Missed Kingfisher

Today I introduce Missed Kingfisher here and on the Not So Granny blog. I'm also very pleased to announce that the print books are now available and shipping worldwide. Scroll to the end for purchase details.

I think this is the crochet pattern that I have always wanted to design. 

I've always adored the knitted colour block shawls such as Color Affection by Veera Välimäki and Dissent by Lisa Mutch. I love the way the stripes play and move and the general cleverness of using short rows to move colours around. I hadn't seen anyone make anything similar in crochet.

And fate all came together in one place, at Edinburgh Yarn festival as we were launching The Shawl Project book we decided in one car journey that there would be a second book and each shawl would be two skeins. The next day I walked over to the Ripples Crafts stand, picked out the perfect colours for the design that was already waiting fully fledged in my head. (hop over to my blog for the story between fully fledged design and pattern though, its never quite smooth sailing is it?)

I had a strong picture in my mind of a glimpse of a kingfisher's teal wing as it dives into the brackish grey waters on our local lode (a lode is somewhere between a canal and a drainage ditch that you find in my local area.) The way the ripples reflect the colours of the bird and and swell away from the impact. An image burned on my mind with the disappointment that that is as much of the kingfisher as I ever see. 

I am beyond happy with the way this shawl came out. The solid fabric with such great drape, the ridges that accentuate the stripes, the bold swoops of colour, the sheer size of it. It is so so easy to throw on and wear as a shawl or as a scarf whether you are wearing jeans and trainers or a smart dress and heels.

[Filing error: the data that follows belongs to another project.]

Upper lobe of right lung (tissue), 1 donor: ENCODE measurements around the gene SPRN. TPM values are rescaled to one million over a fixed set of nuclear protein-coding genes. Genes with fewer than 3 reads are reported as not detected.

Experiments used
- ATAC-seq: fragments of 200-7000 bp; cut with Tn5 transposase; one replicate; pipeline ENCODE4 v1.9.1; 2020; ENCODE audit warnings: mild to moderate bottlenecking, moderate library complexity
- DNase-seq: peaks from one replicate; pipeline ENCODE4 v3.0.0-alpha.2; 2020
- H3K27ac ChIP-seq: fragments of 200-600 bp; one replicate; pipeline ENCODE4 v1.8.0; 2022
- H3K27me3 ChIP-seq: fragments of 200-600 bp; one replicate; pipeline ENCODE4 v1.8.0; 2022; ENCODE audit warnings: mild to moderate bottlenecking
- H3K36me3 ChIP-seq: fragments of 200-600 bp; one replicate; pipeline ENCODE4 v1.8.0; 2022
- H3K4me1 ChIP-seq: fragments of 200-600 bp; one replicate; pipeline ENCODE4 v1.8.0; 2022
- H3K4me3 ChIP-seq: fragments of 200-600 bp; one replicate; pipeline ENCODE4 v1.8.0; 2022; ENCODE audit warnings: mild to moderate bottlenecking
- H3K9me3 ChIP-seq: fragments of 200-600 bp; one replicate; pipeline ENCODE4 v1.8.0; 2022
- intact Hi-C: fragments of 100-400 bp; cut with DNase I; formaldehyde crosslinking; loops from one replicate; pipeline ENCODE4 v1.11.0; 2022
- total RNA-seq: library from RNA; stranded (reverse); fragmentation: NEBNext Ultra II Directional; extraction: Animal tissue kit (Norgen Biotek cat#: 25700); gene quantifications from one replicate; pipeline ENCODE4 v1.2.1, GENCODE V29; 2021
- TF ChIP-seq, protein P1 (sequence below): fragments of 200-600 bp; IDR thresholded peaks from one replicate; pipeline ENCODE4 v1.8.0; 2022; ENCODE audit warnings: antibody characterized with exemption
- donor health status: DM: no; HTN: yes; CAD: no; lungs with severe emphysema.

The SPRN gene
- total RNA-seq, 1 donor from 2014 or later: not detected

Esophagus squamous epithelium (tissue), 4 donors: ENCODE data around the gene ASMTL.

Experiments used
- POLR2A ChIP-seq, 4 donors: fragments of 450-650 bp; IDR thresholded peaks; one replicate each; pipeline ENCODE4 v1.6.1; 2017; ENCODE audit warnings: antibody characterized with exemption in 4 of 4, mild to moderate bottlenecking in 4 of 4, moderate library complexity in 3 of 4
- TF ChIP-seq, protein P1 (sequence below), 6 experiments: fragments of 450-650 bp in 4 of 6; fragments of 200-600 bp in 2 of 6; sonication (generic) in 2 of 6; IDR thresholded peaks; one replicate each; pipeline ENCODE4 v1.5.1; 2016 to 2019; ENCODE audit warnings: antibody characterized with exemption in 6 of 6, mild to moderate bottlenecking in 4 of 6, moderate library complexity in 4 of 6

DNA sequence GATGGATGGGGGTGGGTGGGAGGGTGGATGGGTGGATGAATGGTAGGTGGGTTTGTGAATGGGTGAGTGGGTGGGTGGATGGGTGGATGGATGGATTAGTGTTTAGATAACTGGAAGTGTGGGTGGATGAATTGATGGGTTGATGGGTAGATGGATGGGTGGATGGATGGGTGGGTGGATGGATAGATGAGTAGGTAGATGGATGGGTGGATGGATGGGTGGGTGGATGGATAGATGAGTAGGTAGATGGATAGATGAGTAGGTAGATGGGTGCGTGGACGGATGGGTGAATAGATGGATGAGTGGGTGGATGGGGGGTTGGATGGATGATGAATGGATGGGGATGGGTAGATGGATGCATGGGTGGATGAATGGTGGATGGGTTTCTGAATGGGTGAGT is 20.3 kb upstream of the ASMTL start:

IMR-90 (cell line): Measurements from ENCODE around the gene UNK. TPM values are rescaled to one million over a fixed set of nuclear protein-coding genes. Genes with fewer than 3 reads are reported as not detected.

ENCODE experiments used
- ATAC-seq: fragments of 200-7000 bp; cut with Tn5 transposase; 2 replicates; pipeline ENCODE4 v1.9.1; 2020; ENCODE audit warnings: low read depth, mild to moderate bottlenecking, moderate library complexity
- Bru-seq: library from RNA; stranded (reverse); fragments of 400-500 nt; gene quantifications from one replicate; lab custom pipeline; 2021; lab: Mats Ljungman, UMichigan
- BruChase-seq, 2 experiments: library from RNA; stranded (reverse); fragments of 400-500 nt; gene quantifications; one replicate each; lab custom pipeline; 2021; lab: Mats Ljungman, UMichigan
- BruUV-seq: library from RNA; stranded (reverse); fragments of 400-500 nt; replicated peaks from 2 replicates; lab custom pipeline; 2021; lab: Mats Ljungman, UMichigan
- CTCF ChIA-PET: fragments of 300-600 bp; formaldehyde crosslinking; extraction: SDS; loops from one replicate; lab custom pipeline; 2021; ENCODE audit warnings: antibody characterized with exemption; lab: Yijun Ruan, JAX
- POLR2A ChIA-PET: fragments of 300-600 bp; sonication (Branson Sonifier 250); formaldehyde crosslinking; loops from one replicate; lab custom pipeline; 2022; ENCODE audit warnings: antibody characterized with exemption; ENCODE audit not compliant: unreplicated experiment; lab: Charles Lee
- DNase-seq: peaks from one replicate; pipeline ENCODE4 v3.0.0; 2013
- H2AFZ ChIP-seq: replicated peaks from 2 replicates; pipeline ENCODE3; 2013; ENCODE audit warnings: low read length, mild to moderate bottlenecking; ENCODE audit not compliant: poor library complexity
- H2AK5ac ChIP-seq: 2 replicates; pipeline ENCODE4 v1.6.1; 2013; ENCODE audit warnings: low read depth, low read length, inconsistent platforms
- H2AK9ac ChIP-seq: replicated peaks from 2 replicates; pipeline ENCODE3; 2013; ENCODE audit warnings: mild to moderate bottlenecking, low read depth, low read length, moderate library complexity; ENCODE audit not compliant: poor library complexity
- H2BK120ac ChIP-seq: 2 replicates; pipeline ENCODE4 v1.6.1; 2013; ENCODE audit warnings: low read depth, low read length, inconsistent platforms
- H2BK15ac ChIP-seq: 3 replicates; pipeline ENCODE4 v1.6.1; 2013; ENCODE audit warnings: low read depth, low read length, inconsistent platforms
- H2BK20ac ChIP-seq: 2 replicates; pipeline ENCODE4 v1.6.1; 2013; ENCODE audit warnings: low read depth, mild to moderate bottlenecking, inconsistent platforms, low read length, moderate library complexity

So on to the technical details. The shawl starts at the top and is worked entirely in double crochet (US single) with very simple increasing and only one special stitch to get your head around that stops holes appearing when the short row is turned (a bit like a wrap and turn in knitting but much easier.) The main skill you need for this pattern is careful counting. Here is the full spec.

Size
Finished depth: 45cm/18in
Finished wingspan: 185cm/73in

Materials
1 100g hanks of Ripples Crafts Na Dannsairean 4ply (4ply weight, 85% wool, 15% Nylon Donegal Nep, 400m) in Charcoal (Col A) 
1 100g hanks of Ripples Crafts Na Dannsairean 4ply (4ply weight, 85% wool, 15% Nylon Donegal Nep, 400m) in Winter Sea (Col B) 
6 mm hook
1 removable stitch marker or safety pin

Tension
13 sts and 20 rows in double crochet with alternate rows in BLO to 10 cm/4 in using 6mm hook (or size needed to achieve tension) 
Row gauge is the more important measure for this pattern.

Difficulty Rating - Easy

Skills Needed
Basic crochet stitches, working multiple stitches into a loop (fully explained in pattern), working into back loops, working in rows, increasing, working into previous rows, short rows (fully explained in pattern), careful counting!

Construction
Starting from a semi-circle at the top, worked in rows with simple increasing on both right and wrong side create a shallow crescent shape. Short row sections create pockets of colour. 
While it seems like a very large hook for the yarn, it ensures the double crochet stitches drape well.

Pattern is written and charted using standard UK terms (US conversions given in abbreviations)

The Shawl Project: Book Two is available to download immediately as an e-book (pdf) for £10 or order in print for £12 +p&p.

The link for the ebook takes you directly to paypal to complete the transaction.


1 comment

  • Hello, i am currently working on Missed Kingfisher, is the T-st the equivalent of the US slip stitch?
    Do you have a pattern diagram of this Pattern?

    Charlene Sargent

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